And definitely, like my older son is a people pleaser. And he’s like, “Oh this is all delicious. Whatever you make. You can make offal, and you can make gizzards, I will eat.” Whereas my younger son is like, “What do you mean we can’t have mac and cheese anymore? I don’t like the stuff that you’re serving me. This is gross.”

Juli Bauer: {laughs}

Michelle Tam: So there was, like for him, we kind of had this little bridge where we kind of compromised. Where if he didn’t like what we were eating. And he was super stubborn. And one day, while I was sleeping because I was working that night, Henry was like, “OK, I’ll take care of it. We’ll just go cold turkey.” And he basically told Ollie, who was like 3 or 4 at the time. “OK, this is our house, you have to live by our rules. And you’re going to eat what I’m going to make you.” And Ollie stormed outside, and was like, “Then I’m leaving!”

Juli Bauer: {laughs}

Michelle Tam: Henry’s like, huh. Let’s figure out what we’re going to do. So he loves scrambled eggs, and he loves roasted broccoli. So roasted broccoli is kind of like a default vegetable we always have anyway. And a scrambled egg doesn’t take that much time to make. So if he didn’t love whatever we were eating; he’d have to try it, but then we’d make him a fried egg. And he’d have roasted broccoli. And we did that breakfast lunch and dinner until finally he got sick of it. And now he does eat what we make. And he asserts his independence by just eating super, duper slow. To the point where the fat congeals on the plate.

Juli Bauer: Oh my god! {laughing}

Michelle Tam: I know, it’s gross. But he’ll eat it. We’re cool with how things are. And obviously, we’re not perfectly paleo. But when we’re at home, we do eat mostly paleo. Because when we go out; we just, like, the two of us, Ollie and I, have to be gluten free. Whereas my older son, he’s kind of like Henry where he could eat anything. But because he’s kind of going through puberty, he’s discovered that if he eats paleo, his skin is better. {laughs}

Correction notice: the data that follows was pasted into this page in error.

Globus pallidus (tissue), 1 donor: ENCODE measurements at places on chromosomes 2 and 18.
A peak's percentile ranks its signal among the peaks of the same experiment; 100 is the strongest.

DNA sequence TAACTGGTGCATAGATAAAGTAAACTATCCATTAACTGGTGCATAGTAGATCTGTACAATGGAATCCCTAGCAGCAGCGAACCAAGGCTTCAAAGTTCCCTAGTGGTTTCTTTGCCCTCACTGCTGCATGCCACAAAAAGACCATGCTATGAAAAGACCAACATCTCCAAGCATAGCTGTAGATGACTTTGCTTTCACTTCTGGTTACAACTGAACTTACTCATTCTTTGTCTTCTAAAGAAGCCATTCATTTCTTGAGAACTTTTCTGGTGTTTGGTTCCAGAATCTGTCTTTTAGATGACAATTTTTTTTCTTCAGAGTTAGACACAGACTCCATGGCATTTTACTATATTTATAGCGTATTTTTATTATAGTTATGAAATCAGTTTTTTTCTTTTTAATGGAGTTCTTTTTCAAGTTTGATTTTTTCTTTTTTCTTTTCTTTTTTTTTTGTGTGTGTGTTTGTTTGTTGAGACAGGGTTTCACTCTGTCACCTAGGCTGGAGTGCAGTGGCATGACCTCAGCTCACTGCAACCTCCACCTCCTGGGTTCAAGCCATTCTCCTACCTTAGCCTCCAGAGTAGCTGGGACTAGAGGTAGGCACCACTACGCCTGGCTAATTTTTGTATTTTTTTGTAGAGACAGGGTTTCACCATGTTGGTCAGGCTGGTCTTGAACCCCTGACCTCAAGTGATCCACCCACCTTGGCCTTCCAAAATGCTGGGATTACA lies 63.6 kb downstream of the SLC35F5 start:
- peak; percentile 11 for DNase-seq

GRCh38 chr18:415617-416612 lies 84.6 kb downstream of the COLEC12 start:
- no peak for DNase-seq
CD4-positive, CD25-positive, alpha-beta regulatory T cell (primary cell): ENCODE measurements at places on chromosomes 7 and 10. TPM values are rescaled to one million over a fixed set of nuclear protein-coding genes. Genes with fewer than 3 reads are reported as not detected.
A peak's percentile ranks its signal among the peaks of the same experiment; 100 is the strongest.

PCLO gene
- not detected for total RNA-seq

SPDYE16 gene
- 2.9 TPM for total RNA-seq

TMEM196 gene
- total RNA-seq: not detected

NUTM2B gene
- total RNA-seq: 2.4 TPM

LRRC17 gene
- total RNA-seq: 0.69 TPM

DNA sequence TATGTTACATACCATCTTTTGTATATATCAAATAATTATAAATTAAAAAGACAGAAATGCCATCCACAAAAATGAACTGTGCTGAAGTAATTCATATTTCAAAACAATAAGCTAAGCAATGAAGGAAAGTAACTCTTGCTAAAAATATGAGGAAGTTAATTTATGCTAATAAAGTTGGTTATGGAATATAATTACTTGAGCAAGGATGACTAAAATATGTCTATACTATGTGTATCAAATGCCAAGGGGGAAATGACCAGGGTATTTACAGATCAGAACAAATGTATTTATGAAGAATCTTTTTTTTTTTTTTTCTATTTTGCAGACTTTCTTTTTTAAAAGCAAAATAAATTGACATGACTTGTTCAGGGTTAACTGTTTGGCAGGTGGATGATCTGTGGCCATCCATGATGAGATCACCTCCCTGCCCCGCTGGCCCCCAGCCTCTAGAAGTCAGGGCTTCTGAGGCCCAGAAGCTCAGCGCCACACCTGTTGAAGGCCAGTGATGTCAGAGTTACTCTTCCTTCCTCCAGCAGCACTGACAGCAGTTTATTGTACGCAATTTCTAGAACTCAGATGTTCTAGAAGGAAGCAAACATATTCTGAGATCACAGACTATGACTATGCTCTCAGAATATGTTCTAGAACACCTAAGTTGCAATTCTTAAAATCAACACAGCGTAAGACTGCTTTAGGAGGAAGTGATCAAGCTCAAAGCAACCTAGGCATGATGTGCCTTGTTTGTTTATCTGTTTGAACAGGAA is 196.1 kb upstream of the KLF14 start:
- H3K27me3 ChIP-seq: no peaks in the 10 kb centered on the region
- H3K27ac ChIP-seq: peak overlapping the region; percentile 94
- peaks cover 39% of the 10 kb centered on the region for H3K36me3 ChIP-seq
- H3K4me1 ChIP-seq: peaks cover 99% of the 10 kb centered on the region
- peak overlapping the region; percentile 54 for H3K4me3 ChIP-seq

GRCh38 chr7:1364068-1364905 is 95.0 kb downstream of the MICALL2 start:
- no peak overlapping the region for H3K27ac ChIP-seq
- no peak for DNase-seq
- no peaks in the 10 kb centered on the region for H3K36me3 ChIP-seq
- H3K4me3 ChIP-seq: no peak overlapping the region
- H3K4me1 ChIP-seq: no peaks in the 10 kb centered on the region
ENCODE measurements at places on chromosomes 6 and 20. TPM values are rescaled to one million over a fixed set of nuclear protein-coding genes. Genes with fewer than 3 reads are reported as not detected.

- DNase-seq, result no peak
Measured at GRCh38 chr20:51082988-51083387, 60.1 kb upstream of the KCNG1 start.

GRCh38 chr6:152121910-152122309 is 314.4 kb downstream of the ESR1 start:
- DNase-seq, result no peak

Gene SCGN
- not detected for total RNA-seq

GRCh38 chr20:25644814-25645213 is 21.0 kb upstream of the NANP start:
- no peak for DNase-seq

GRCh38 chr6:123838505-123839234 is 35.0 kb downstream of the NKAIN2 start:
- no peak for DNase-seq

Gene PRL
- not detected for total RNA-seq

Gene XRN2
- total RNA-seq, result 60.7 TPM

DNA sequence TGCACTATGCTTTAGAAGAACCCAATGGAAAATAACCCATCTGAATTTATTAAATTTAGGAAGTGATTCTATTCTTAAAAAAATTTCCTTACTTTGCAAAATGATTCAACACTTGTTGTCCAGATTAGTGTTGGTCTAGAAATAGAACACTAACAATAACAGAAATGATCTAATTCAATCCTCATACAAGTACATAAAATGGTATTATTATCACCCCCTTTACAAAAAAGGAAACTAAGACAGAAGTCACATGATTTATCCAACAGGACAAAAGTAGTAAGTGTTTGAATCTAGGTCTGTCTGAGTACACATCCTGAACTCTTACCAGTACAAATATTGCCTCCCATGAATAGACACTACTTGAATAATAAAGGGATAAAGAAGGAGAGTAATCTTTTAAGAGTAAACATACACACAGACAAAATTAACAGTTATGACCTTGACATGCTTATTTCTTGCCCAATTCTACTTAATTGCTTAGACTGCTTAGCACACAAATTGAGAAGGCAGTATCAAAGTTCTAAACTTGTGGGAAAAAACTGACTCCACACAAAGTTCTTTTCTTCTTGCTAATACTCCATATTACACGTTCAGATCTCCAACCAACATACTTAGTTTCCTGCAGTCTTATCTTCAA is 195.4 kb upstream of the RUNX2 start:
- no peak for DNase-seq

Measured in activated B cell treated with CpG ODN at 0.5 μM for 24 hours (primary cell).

Juli Bauer: Oh. Yeah.

Michelle Tam: So that matters now, because of girls.

Juli Bauer: Yeah. That’s awesome that he’s noticed that.

Michelle Tam: Right. I’ve even told him; you know, you think the stuff mommy says is crazy, but here. While we were traveling you were eating like crazy. And then when we come back, and you’re eating the stuff I’m cooking you and you’re taking these crazy probiotic dirt pills, your skin has cleared up. Isn’t that crazy? {laughs} So I think he kind of begrudgingly, kind of is like, ok you’re right.

Juli Bauer: Yeah. {laughs}

Michelle Tam: And you know, they’re kids, but I think they know. And we always try to say; it’s not so much that you can’t ever have this. But hey, when you have this, this is how you feel an hour or two afterwards. Especially with Ollie and the gluten. He would get stomachaches and canker sores. And his personality would change. So we would say, hey look. Look what happens when you have this stuff. So he himself is really good about self-regulating.

When we go to a party, like a lot of times we’ll feed him ahead of time. But even at the party, he’s like, no the food is gross. It’s like some lame pizza or some bounce house or whatever. He’s like, it’s cool. I’ll come and eat whatever. And a lot of times, if they have cake, I’ll make sure that he has a gluten-free cupcake or something just so he doesn’t feel left out.

Juli Bauer: That’s awesome. It was crazy, you saying the canker sore thing. Because I grew up the same way. In and out of the hospital constantly with stomach aches. And they would pump me with fluid. And I had canker sores all the time growing up. And I never even put that. I always put the stomach aches together. But I have not had a canker sore in like years and years now, since being paleo. And I can’t believe I never kind of put that two and two together.

Michelle Tam: Me neither! I remember I would have them all the time. And I remember, I would ask my friends, “Do you guys have canker sores?” They’d be like, no is that a cold sore? Like, no, no! It’s different. {laughs} it’s in your mouth. It’s not herpes simplex. And I remember going to pharmacy school and looking up what causes them, and how do I treat them. And every journal article I looked up was like, they’re called aphthous ulcers, and they don’t know what causes them. And I’m like, ok. I just was like, whatever. It’s just something that I have.